About Jack Wolf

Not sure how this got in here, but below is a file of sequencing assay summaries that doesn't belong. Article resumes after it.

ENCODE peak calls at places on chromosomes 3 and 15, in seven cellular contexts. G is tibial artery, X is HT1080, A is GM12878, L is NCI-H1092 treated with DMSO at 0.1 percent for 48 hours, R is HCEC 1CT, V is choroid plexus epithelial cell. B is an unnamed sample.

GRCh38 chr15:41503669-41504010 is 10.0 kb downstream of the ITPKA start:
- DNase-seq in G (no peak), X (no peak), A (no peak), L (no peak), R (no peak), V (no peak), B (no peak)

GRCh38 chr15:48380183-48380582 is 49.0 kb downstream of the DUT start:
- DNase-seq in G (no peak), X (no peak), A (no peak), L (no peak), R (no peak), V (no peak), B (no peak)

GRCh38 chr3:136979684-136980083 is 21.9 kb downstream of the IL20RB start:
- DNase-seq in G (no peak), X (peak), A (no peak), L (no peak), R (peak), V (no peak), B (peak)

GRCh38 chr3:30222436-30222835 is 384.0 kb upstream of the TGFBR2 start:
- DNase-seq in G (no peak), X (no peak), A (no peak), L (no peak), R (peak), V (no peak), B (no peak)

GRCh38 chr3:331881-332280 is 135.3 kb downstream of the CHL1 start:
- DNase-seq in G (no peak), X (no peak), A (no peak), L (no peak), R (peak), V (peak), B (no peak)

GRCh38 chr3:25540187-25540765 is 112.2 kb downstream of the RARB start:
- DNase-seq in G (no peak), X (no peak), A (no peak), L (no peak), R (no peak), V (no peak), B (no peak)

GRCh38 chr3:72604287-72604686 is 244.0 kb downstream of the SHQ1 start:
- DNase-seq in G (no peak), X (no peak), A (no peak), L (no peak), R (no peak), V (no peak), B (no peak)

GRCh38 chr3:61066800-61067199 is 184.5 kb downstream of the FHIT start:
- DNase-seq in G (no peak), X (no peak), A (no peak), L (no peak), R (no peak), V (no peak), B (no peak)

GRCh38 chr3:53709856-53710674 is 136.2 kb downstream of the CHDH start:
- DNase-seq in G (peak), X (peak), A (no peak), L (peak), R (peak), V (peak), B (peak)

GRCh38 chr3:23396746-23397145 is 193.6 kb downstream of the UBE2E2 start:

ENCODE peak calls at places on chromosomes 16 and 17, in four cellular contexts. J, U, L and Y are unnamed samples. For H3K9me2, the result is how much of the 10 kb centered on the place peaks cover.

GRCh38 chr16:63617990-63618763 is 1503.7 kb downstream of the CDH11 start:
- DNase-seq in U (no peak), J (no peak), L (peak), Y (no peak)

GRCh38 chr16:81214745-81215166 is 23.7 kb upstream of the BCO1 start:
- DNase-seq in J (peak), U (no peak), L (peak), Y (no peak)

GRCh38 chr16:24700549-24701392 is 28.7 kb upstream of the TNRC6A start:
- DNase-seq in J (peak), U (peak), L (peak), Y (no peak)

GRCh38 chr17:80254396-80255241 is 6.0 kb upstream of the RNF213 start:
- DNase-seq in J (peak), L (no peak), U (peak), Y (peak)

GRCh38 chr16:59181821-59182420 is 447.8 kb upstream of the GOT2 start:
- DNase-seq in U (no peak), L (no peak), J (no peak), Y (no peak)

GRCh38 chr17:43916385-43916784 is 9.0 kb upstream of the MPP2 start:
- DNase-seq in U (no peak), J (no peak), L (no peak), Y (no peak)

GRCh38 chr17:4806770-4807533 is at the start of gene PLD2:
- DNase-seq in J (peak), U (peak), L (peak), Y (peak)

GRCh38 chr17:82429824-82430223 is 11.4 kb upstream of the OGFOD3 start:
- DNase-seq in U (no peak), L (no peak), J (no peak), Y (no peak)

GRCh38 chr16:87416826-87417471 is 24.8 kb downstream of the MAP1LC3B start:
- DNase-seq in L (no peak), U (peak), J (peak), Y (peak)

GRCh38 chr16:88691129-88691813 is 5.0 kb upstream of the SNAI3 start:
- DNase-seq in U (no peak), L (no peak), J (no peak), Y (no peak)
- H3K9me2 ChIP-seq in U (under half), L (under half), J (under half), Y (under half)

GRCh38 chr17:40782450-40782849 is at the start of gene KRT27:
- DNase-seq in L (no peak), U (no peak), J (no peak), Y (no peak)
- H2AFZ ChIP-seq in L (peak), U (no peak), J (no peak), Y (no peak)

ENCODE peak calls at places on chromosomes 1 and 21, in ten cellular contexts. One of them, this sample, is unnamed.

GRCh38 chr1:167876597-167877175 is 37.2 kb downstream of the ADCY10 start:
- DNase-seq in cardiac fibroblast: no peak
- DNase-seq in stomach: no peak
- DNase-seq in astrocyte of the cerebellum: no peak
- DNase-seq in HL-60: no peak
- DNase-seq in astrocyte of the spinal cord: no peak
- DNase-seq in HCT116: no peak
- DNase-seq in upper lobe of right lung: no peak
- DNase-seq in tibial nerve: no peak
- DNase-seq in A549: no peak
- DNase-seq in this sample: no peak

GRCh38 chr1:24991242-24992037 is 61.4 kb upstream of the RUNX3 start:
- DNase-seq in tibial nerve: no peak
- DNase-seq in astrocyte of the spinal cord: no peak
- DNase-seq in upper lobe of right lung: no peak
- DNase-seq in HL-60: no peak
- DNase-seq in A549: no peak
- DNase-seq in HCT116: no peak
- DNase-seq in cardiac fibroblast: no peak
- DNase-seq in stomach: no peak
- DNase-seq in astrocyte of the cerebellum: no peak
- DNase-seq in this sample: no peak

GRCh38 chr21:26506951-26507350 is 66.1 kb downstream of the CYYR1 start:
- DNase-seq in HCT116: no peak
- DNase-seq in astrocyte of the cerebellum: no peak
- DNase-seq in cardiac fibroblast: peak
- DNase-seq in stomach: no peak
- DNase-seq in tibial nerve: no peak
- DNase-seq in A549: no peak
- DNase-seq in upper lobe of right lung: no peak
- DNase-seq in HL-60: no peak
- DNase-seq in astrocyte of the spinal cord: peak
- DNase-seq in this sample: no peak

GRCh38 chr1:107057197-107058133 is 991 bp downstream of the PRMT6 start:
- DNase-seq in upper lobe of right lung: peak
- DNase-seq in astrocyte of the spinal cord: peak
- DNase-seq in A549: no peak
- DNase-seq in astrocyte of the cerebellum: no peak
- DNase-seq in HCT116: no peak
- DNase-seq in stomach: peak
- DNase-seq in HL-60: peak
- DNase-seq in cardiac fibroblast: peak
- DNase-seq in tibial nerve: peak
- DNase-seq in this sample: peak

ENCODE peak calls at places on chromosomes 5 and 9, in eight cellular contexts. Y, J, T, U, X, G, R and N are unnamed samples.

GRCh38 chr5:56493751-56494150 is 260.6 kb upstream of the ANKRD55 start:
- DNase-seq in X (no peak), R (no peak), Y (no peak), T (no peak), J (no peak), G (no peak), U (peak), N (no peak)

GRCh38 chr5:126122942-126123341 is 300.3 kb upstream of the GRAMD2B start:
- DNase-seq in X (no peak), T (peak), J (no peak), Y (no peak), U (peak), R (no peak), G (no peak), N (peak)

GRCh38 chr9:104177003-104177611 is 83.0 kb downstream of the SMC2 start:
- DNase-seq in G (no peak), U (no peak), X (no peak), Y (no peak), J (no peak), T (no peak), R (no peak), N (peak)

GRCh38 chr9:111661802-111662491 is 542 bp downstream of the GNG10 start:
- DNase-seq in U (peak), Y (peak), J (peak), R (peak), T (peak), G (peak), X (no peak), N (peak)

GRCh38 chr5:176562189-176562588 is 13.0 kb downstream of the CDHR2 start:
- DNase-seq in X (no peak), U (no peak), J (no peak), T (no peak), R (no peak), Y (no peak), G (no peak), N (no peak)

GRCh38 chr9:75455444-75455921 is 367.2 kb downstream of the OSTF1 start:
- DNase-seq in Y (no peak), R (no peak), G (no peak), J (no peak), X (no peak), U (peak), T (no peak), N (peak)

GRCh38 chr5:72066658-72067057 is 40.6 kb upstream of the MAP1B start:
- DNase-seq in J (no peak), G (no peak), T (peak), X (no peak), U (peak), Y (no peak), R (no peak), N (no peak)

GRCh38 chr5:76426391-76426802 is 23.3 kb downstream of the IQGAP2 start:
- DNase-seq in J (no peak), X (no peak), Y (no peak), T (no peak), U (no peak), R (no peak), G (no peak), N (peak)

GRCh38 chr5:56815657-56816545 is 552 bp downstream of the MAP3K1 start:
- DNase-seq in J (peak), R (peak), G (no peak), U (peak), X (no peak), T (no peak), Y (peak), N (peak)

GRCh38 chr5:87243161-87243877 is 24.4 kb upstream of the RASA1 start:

Canadian author Jack Wolf has been a practicing Pagan for over 30 years, walking a path that encompasses both his Northern European and Native American heritage. He counts the late Heathen Goði and writer E. Max Hyatt, Professor Mark Mirabello, Dakota tribal Chief William Hoff and American author Allan Cole among his mentors. An avid outdoorsman, Jack has spent a considerable portion of his life exploring the deep wilds of British Columbia, a vast province on Canada’s west coast. He brings a great deal of his wilderness experience to his spiritual path. Over the past 15 years Jack has studied and written about a number of northern pagan traditions, having published for the most part independently or in small journals, blogs or websites. His recent works for Mandrake of Oxford Have certainly opened up his writing to a larger audience. Jack is also the author of several other books, including Circle of Bones (2012), The Way of the Odin Brotherhood (2013), Blood and Stone (2014) co-author of Tales from the Red Moon Lodge (2014) and co-editor of A Voice from the Thornwood (winter 2014). Forthcoming works include The Thornish Path, Ullr’s Road and The Urban Tribalist, all of which are planned for a mid-2015 and early 2016 release respectively. Spiritually, Jack identifies himself generally as a Deep Tribalist and more specifically as Thornish. He is a member of a primal pagan tradition whose spiritual path involves questing for the First Knowledge – that held by our most ancient ancestors whose hearts and spirits were deeply connected to the land. The Thornish path is the way of the warrior-steward; a Deep Tribal tradition which Jack has practiced since the late 1980’s Jack holds a degree in anthropology from the world renowned University of British Columbia and has long held an avid interest in history, tribal peoples, spirituality and the reawakening of pagan peoples worldwide. He currently resides with his wife and co-author Cassandra Wolf and their daughter, in Squamish, British Columbia.